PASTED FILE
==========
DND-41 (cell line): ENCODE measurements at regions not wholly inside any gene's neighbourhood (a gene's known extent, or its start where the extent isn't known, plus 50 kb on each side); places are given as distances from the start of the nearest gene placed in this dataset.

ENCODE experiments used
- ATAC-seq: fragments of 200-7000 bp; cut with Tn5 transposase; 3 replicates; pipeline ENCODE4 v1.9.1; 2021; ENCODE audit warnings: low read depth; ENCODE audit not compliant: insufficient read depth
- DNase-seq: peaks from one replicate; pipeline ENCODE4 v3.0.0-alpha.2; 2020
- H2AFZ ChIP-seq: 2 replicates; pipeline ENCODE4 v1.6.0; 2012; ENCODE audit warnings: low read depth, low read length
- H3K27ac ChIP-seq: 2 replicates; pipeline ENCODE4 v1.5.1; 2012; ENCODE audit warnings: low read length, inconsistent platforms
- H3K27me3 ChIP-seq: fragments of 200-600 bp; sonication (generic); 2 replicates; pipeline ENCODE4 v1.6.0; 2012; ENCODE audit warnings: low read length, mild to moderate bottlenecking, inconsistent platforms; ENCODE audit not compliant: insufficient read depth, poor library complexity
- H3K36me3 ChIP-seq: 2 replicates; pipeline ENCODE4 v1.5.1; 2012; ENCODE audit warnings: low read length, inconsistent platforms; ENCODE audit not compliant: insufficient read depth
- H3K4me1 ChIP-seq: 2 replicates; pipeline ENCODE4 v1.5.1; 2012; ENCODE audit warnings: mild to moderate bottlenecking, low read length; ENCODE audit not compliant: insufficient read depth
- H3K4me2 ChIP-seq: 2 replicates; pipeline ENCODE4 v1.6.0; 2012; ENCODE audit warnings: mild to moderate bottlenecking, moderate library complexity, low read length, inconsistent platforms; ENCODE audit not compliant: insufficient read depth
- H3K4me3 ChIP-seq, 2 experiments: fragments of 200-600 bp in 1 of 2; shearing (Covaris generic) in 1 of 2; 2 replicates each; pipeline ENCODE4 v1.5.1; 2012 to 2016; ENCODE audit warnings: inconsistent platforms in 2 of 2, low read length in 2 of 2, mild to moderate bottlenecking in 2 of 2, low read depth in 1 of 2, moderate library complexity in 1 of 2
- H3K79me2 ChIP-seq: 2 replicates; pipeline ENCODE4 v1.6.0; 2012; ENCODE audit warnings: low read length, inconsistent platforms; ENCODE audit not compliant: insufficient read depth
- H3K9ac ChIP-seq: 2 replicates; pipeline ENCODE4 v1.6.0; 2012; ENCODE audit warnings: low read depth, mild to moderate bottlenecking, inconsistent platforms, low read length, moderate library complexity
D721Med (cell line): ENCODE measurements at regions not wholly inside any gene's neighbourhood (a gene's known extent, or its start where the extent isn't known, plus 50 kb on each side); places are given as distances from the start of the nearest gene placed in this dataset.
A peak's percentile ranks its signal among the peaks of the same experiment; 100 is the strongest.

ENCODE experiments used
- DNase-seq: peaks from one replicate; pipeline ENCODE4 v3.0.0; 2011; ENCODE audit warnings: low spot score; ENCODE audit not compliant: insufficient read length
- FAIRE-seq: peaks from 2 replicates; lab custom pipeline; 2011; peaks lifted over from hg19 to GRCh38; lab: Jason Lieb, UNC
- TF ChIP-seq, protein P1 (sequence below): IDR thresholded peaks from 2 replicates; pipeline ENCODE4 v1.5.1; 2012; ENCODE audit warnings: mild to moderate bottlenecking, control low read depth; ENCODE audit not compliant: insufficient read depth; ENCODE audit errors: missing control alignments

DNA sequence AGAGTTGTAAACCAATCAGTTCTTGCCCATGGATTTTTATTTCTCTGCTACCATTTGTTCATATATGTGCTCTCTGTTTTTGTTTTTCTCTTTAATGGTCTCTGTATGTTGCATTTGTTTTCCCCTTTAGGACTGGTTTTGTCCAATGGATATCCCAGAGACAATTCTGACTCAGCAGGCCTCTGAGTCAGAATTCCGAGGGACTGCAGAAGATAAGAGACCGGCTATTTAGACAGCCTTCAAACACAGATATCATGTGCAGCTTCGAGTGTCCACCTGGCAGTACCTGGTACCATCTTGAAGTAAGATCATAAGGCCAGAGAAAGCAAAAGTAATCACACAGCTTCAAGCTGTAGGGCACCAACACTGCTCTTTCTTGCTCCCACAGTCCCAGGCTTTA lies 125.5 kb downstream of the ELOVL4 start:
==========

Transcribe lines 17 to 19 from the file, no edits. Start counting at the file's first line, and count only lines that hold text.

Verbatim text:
- DNase-seq: peaks from one replicate; pipeline ENCODE4 v3.0.0; 2011; ENCODE audit warnings: low spot score; ENCODE audit not compliant: insufficient read length
- FAIRE-seq: peaks from 2 replicates; lab custom pipeline; 2011; peaks lifted over from hg19 to GRCh38; lab: Jason Lieb, UNC
- TF ChIP-seq, protein P1 (sequence below): IDR thresholded peaks from 2 replicates; pipeline ENCODE4 v1.5.1; 2012; ENCODE audit warnings: mild to moderate bottlenecking, control low read depth; ENCODE audit not compliant: insufficient read depth; ENCODE audit errors: missing control alignments